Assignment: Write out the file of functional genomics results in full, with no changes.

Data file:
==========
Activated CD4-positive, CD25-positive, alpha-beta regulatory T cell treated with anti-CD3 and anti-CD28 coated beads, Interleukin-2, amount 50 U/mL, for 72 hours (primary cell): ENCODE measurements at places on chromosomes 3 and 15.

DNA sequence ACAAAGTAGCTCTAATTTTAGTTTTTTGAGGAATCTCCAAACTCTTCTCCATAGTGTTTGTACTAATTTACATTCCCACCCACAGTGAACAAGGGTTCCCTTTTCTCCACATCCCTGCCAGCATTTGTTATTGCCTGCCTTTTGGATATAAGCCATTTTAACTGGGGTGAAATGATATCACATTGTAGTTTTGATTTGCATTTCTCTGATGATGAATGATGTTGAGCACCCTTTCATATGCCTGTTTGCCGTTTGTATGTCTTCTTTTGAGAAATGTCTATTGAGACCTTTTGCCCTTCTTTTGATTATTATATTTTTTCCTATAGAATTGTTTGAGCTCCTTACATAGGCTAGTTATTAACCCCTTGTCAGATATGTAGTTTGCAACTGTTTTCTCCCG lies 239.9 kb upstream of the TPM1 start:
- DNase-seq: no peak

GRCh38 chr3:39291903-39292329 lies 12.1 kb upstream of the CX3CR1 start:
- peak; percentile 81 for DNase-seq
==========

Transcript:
Activated CD4-positive, CD25-positive, alpha-beta regulatory T cell treated with anti-CD3 and anti-CD28 coated beads, Interleukin-2, amount 50 U/mL, for 72 hours (primary cell): ENCODE measurements at places on chromosomes 3 and 15.

DNA sequence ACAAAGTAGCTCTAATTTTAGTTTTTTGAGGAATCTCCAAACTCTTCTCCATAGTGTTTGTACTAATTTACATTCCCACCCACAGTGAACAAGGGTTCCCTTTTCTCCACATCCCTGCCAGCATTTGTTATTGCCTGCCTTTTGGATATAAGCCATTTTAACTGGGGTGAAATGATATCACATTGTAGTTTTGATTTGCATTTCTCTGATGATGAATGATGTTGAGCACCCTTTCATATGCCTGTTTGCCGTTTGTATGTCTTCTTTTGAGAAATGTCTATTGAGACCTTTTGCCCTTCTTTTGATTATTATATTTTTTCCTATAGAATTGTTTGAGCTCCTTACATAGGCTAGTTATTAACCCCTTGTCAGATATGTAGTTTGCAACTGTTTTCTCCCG lies 239.9 kb upstream of the TPM1 start:
- DNase-seq: no peak

GRCh38 chr3:39291903-39292329 lies 12.1 kb upstream of the CX3CR1 start:
- peak; percentile 81 for DNase-seq